I have been looking at Church's Thesis, which asserts that all intuitively computable functions are recursive. The definition of recursion does not allow for randomness, and some people have suggested exceptions to Church's Thesis based on generating random strings. For example, using randomness one can generate strings of arbitrarily high Kolmogorov complexity but this is not possible with recursion alone.
However, these exceptions are not true functions. They generate multiple outputs, which collectively have some property. A recursive function takes an inputs and outputs a single unique answer. So some people do not consider these random coin-flips to be true exceptions to Church's Thesis.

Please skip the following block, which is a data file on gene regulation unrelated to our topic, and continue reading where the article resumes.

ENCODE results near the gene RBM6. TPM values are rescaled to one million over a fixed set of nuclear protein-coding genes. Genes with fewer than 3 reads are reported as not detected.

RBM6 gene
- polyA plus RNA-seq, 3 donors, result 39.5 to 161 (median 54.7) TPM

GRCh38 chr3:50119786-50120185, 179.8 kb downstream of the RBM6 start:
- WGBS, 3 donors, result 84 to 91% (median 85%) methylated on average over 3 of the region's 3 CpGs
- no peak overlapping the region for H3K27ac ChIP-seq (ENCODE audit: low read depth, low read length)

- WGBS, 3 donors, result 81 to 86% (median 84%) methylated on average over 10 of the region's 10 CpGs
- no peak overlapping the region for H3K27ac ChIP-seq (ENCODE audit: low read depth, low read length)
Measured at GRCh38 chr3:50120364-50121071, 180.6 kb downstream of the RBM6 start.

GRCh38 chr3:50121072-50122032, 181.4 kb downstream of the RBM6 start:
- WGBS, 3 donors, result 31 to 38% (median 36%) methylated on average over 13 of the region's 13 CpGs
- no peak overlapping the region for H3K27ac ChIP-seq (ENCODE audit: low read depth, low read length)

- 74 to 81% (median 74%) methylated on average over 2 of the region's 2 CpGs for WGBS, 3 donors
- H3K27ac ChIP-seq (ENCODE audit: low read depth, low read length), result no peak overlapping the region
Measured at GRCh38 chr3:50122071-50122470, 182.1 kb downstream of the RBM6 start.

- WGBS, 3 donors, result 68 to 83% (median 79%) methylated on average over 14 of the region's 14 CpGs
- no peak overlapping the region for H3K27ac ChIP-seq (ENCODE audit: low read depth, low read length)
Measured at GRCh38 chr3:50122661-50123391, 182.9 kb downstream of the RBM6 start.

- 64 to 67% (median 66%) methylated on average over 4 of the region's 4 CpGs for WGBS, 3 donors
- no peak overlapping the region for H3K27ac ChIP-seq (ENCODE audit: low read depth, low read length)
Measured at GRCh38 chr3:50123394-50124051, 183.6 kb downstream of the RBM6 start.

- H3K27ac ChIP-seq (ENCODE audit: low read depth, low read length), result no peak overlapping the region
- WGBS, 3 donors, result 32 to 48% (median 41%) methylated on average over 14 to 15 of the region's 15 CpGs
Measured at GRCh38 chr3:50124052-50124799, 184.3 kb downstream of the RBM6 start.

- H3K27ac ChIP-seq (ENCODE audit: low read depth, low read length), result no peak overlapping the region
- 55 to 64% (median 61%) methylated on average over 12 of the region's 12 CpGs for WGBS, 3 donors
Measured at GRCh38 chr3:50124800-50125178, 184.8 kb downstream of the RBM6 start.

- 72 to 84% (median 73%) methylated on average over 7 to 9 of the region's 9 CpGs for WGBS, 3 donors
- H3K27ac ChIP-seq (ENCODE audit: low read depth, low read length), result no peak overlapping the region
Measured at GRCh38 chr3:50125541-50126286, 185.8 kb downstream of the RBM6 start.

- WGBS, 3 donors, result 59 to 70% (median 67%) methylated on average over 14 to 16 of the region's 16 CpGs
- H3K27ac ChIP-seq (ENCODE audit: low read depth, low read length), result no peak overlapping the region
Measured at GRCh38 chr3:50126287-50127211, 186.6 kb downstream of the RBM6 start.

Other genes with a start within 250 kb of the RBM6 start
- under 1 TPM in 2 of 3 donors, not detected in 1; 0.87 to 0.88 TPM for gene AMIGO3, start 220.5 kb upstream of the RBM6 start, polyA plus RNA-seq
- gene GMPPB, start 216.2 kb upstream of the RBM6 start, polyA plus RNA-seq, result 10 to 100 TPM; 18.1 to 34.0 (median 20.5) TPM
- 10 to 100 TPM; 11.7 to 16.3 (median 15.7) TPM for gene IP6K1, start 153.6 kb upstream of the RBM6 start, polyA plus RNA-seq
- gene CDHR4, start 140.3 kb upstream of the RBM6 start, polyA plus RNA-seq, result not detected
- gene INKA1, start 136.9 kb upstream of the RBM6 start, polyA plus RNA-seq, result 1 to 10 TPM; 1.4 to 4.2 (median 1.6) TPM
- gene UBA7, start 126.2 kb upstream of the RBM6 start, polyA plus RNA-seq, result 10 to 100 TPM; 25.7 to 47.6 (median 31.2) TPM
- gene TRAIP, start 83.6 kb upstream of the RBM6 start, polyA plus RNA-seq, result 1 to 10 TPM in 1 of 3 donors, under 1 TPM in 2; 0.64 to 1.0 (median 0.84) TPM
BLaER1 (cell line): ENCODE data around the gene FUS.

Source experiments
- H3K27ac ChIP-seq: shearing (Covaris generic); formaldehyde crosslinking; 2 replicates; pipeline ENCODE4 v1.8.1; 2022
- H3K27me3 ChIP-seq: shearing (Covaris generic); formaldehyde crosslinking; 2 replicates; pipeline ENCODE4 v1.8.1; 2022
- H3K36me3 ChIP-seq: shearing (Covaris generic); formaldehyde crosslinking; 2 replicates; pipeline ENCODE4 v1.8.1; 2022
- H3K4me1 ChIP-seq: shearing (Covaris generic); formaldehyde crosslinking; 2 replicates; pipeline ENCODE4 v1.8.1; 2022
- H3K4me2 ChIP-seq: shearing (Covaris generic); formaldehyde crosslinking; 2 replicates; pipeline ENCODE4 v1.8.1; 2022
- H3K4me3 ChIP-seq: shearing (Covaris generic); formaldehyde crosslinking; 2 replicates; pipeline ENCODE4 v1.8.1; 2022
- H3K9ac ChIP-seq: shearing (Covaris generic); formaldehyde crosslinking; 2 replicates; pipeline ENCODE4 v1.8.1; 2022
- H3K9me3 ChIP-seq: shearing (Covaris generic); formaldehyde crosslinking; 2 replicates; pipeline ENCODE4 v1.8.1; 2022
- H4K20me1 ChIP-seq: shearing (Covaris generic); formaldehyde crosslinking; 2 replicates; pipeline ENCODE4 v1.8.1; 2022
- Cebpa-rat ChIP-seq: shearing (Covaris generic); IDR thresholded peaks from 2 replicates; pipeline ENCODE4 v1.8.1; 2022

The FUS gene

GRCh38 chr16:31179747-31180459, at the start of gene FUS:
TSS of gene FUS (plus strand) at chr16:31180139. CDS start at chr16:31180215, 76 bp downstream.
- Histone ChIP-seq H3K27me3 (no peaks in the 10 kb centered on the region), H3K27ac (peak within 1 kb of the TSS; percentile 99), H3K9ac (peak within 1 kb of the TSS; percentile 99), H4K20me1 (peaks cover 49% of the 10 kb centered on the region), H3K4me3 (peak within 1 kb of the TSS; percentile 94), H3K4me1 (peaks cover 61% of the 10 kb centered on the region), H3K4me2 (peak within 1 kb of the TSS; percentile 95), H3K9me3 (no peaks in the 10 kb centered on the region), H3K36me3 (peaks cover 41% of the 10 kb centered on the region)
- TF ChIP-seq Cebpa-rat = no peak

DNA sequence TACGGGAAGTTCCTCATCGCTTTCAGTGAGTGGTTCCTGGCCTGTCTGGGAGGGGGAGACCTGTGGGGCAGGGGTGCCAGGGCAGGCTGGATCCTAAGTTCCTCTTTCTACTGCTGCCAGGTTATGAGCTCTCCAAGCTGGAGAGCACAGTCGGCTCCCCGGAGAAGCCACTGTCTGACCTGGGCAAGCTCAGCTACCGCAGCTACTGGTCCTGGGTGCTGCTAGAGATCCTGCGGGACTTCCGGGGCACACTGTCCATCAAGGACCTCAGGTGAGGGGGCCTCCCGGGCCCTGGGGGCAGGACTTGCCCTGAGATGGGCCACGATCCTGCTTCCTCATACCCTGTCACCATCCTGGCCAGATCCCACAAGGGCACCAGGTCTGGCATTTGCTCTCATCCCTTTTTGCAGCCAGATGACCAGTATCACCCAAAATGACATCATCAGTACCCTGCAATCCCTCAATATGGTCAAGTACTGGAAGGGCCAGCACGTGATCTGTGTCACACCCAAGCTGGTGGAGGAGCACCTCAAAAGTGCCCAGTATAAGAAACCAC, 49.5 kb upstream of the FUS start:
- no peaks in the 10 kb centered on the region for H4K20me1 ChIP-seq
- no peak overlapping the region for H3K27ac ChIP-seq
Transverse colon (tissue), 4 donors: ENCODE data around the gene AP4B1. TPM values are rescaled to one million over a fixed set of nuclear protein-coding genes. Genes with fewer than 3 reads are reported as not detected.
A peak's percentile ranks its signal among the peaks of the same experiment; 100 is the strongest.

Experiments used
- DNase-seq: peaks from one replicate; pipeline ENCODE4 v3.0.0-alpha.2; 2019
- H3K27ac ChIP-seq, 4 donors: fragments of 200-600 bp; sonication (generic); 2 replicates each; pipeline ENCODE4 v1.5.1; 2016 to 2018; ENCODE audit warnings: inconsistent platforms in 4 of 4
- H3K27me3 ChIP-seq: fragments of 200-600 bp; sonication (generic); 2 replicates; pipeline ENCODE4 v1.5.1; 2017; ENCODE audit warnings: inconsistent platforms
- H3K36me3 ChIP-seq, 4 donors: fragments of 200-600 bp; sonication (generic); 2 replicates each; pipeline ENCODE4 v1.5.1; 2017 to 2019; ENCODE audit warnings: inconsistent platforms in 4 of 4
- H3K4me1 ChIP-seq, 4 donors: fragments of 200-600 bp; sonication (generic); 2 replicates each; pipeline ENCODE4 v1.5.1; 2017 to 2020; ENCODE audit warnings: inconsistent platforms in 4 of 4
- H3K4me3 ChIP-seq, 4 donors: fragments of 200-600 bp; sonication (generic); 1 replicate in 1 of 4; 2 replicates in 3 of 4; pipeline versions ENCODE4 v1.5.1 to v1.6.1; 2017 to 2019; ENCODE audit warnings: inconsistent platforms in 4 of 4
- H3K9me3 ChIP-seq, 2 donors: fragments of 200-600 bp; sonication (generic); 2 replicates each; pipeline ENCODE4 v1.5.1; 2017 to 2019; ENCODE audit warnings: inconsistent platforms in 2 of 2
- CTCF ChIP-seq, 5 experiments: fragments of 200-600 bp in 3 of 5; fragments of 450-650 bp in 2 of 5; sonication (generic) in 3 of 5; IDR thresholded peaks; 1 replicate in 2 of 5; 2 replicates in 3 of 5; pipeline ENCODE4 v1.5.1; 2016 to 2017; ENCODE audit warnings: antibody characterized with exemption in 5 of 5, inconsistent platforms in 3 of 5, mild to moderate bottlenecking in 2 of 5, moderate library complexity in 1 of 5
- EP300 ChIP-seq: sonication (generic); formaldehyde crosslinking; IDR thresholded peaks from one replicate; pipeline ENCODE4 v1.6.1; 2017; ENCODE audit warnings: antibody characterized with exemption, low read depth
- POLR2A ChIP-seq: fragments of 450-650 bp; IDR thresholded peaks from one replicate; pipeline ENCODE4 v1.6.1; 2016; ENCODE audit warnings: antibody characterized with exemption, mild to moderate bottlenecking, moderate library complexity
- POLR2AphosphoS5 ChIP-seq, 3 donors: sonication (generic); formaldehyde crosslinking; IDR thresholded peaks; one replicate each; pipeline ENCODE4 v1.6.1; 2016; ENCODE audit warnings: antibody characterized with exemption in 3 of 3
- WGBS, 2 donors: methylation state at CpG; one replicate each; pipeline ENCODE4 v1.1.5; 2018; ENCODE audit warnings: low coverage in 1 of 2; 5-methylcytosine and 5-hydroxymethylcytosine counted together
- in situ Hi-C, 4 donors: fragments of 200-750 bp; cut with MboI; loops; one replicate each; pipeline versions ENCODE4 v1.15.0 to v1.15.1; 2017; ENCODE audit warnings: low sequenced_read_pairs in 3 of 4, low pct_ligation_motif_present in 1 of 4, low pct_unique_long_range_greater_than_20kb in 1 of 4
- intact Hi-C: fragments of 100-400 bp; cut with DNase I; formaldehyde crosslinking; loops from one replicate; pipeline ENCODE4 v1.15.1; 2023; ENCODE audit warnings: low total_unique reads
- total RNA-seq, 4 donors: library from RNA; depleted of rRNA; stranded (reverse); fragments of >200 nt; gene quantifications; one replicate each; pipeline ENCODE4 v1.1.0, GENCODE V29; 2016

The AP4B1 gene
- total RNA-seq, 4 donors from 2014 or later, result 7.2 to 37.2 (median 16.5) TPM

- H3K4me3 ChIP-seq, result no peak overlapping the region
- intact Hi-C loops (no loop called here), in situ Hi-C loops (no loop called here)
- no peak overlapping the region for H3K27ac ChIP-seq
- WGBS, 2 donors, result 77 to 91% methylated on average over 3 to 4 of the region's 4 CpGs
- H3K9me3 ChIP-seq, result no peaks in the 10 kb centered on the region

My question is whether it is possible to use randomness to get something which is still essentially deterministic like a function, but is non-recursive.
For example, if we had a sequence of functions $F^r_i(n)$, which are recursive functions relative to a random tape oracle $r$, which have the property that for some function $g(n)$, we have $F^r_i(n) = g(n)$ with probability approaching $1$ as $n \rightarrow \infty$ (the probability taken over the random tapes). Furthermore, $g$ would not be recursive itself.
Here, I am suggesting relativizing to $r$, rather than having $r$ as an input, because one might need arbitrarily many random cells. This could be thought of as allowing to "intuitively compute" $g$.